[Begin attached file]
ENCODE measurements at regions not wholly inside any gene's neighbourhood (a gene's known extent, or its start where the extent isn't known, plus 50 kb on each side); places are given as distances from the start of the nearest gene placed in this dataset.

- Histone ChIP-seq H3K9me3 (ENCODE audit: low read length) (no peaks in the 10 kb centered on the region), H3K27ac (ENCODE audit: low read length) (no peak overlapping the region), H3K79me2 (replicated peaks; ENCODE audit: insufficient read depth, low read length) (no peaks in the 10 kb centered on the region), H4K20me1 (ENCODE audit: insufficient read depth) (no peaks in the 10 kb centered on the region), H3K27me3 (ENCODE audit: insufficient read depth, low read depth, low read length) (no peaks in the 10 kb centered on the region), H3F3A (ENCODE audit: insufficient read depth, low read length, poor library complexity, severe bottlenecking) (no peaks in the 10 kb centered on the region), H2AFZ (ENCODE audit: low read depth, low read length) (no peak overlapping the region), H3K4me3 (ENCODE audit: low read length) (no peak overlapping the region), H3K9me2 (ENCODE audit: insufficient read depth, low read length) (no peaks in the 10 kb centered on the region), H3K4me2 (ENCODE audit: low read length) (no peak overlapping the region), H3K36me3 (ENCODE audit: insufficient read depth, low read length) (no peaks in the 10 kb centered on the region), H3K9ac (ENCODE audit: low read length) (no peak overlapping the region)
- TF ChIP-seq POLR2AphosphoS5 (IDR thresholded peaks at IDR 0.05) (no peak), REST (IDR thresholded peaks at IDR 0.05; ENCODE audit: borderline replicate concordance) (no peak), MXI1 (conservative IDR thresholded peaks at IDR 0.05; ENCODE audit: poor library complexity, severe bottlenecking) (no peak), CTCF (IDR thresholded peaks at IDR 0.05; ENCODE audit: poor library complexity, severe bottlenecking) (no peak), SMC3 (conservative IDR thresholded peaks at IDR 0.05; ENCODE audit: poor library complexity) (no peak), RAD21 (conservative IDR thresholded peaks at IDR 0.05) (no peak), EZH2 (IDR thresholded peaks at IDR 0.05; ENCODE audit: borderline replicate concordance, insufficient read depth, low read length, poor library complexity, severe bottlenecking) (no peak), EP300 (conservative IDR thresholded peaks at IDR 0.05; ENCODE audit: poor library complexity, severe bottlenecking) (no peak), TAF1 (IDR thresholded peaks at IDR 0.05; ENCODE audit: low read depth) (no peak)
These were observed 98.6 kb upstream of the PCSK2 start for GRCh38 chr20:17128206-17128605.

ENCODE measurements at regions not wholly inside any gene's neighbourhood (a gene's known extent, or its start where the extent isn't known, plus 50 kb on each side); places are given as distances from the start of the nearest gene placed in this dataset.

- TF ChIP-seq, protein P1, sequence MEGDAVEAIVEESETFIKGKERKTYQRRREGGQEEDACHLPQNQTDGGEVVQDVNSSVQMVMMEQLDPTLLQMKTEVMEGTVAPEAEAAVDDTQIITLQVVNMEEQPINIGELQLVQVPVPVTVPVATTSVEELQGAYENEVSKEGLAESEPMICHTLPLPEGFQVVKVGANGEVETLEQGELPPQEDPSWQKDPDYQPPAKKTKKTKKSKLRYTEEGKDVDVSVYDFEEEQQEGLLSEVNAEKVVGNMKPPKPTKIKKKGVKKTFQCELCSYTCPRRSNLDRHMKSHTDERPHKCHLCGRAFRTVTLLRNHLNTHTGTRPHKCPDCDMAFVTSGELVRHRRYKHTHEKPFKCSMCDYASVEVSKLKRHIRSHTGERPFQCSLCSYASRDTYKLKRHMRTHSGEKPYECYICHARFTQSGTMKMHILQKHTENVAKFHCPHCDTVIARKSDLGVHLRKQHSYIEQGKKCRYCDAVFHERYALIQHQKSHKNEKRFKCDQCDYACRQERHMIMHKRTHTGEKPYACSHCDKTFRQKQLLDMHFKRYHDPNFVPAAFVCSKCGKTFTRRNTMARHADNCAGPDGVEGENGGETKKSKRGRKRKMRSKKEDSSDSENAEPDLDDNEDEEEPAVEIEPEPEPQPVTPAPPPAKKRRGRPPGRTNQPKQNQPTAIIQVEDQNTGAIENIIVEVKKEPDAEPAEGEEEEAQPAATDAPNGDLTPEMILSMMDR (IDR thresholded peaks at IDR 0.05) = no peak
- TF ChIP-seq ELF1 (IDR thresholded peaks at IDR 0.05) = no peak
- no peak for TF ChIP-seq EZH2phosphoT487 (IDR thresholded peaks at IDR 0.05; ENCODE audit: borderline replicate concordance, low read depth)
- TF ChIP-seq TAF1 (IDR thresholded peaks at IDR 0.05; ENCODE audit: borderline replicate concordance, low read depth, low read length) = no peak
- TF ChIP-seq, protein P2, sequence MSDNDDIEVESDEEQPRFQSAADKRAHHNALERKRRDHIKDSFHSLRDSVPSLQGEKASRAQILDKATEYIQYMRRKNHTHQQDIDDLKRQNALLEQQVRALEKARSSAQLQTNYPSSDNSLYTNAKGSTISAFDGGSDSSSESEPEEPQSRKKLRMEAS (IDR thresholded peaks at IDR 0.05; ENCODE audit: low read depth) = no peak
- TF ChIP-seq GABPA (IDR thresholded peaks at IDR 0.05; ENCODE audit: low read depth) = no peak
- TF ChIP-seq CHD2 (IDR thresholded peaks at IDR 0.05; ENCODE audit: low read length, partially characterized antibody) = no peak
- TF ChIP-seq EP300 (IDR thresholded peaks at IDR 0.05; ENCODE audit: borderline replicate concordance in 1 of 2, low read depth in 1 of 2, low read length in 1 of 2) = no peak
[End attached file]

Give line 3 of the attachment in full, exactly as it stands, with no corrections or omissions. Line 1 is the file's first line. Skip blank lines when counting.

- TF ChIP-seq POLR2AphosphoS5 (IDR thresholded peaks at IDR 0.05) (no peak), REST (IDR thresholded peaks at IDR 0.05; ENCODE audit: borderline replicate concordance) (no peak), MXI1 (conservative IDR thresholded peaks at IDR 0.05; ENCODE audit: poor library complexity, severe bottlenecking) (no peak), CTCF (IDR thresholded peaks at IDR 0.05; ENCODE audit: poor library complexity, severe bottlenecking) (no peak), SMC3 (conservative IDR thresholded peaks at IDR 0.05; ENCODE audit: poor library complexity) (no peak), RAD21 (conservative IDR thresholded peaks at IDR 0.05) (no peak), EZH2 (IDR thresholded peaks at IDR 0.05; ENCODE audit: borderline replicate concordance, insufficient read depth, low read length, poor library complexity, severe bottlenecking) (no peak), EP300 (conservative IDR thresholded peaks at IDR 0.05; ENCODE audit: poor library complexity, severe bottlenecking) (no peak), TAF1 (IDR thresholded peaks at IDR 0.05; ENCODE audit: low read depth) (no peak)